We are all connected! It’s what I love best about Humans.
    Thanks to Steve and Carrie.
    Thanks to all those who brought so much to one another, by creating another chapter in Steve’s life story.
    Oh yeah, and thank you dogs

  • Awesome job, JHPTS trackers and all other searchers! (Hi Jo!) This is a good example of why we need more trained trackers as searchers. Glad the family got some closure.

  • “The team determined Morris had fallen off a ridge, and was so badly injured in his fall that he could only limp or crawl until he collapsed more than 2 miles down the mountainside. There, he succumbed to hypothermia or wild animals.”

    How sad to be out enjoying what makes you happy and tragically you go missing…my prayers go out to the family and friends…May he rest in peace <3

    • Lost Croat Outburst

      Where did that quote come from? That’s exactly the information that I meticulously searched for in this press release. How could the best estimation of what happened be left out? Reporting was not intrepid. Basic journalism?

      Otherwise a tragic, yet moving human chronicle of human beings responding valiantly to despair. Condolences to the family and thank you to the searchers.

      • That came from a SF Chron story. http://www.sfgate.com/bayarea/article/Wife-finally-learns-the-fate-of-her-missing-6969151.php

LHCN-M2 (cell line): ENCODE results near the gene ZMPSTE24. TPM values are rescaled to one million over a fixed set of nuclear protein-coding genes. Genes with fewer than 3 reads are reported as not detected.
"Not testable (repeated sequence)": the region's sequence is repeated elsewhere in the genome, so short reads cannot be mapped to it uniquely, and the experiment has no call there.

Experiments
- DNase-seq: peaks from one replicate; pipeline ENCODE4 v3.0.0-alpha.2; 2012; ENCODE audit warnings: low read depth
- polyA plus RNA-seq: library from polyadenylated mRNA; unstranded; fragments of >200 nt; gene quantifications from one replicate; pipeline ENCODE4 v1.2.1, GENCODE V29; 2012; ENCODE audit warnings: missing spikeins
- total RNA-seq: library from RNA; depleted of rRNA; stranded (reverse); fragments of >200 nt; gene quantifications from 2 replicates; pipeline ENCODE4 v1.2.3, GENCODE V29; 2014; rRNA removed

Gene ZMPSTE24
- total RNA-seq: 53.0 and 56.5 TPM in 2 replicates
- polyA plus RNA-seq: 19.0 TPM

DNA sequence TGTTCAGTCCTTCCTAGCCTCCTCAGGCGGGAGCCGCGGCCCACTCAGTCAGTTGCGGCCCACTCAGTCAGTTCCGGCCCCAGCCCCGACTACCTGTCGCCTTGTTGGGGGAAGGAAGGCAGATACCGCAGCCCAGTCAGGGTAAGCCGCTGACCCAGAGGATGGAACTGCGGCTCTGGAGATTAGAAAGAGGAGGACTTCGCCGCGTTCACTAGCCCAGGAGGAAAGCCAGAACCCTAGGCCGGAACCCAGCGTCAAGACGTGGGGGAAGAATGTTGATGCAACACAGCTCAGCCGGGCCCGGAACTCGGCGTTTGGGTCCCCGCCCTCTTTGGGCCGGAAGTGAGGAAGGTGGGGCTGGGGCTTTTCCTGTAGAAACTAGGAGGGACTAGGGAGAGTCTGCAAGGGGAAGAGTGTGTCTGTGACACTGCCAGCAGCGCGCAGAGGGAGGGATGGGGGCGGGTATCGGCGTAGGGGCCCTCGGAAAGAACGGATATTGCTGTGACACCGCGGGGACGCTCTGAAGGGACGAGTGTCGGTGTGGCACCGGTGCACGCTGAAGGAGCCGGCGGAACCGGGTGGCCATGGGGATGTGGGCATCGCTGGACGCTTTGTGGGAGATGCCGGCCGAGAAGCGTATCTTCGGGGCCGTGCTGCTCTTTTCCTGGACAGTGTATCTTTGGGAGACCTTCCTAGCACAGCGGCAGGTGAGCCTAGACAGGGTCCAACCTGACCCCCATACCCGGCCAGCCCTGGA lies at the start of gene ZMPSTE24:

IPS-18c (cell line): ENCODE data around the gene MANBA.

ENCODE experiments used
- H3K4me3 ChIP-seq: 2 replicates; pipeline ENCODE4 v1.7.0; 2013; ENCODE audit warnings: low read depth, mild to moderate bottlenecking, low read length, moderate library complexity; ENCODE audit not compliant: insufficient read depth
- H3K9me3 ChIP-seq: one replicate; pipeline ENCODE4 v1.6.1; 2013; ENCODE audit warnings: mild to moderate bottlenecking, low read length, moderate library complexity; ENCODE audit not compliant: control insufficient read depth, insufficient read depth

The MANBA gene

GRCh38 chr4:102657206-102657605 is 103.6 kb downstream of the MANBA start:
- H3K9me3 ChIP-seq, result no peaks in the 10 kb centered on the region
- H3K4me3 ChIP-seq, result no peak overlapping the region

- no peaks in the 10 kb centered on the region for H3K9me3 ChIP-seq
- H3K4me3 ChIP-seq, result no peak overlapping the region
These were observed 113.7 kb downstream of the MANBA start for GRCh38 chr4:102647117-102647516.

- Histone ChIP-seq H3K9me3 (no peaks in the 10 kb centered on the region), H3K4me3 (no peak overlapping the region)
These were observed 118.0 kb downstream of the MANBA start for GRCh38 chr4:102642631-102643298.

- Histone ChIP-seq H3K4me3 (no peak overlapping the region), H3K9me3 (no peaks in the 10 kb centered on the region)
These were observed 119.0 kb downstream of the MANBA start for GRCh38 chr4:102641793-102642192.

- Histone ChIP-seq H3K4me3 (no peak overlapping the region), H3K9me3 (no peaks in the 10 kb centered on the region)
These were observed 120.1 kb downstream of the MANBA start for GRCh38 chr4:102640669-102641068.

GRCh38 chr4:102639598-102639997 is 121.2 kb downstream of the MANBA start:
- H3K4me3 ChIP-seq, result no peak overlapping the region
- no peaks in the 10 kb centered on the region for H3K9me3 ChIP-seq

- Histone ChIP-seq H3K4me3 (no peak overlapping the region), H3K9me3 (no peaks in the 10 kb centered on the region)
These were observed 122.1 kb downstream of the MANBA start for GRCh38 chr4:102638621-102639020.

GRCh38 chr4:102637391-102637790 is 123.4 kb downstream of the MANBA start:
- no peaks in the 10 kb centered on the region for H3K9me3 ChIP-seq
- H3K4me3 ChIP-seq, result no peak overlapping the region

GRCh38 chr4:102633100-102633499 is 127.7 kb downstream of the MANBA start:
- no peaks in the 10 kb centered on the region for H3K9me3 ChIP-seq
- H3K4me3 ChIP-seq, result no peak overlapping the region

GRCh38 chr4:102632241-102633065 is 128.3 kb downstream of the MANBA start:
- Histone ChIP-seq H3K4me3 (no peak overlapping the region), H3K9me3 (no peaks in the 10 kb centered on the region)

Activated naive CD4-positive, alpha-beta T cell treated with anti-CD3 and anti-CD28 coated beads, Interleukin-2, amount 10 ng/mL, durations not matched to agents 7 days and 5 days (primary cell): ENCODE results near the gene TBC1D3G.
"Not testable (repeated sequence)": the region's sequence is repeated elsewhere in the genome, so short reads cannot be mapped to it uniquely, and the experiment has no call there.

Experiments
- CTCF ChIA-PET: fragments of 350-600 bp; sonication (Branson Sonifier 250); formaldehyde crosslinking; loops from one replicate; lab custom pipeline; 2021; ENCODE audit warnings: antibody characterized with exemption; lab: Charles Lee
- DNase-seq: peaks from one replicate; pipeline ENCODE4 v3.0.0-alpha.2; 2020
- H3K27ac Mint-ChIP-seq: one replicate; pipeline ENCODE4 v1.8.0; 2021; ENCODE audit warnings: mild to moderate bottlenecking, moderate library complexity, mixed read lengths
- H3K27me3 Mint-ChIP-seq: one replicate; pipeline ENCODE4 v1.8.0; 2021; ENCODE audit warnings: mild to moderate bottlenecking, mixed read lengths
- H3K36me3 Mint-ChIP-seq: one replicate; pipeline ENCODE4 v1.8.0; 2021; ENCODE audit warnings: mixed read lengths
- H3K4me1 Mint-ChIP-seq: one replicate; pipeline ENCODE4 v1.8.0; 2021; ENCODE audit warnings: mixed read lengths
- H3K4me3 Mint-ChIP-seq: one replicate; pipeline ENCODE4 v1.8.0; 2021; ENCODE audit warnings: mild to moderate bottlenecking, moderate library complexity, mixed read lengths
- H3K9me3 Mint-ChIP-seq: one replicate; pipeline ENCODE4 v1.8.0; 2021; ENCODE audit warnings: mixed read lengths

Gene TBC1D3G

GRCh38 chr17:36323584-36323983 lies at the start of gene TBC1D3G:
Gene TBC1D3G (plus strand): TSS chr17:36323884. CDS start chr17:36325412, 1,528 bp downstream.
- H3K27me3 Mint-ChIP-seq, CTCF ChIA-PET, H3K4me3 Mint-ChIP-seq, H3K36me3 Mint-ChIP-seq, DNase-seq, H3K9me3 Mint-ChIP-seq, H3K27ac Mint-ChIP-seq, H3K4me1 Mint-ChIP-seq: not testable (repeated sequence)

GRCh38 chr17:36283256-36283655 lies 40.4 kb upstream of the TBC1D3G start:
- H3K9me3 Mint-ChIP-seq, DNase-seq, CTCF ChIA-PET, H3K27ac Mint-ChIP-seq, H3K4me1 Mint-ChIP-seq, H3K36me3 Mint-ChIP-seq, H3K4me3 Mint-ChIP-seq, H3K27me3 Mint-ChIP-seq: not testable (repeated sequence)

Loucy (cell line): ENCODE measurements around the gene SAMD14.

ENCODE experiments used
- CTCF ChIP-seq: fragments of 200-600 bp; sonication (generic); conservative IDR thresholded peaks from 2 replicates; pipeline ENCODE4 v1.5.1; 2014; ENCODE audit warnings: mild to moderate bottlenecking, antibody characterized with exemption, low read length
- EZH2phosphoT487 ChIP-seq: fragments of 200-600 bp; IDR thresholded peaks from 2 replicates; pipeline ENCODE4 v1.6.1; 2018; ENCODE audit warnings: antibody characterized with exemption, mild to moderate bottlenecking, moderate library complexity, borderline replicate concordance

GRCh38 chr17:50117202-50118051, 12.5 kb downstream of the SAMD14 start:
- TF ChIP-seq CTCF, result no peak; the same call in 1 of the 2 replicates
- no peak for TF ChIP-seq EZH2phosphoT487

The piece I posted was a press release from the widow of the missing hiker.

        • Lost Croat Outburst

          OK, accepted. What is HaidaAngel quoting from? Why was this quote only available to HaidaAngel? Something about this whole affair is NOT right. If the victim was able to hobble two miles after falling off the cliff but was unable to signal to the huge rescue effort; why not? First story says he was with a group, second story says a day hike with ONE other person. Unlike many such incidents, they knew exactly where they were camping and hiking and had an accurate time frame for disappearance, and the victim was on foot, no machines in the Wilderness. None of this adds up. Something is phony. All those experts came up empty? The doctor was on a day(?) hike in massive wilderness and had no matches for a signal or safety fire, no flashlight for signaling at dusk and no rescue whistle? Not acceptable.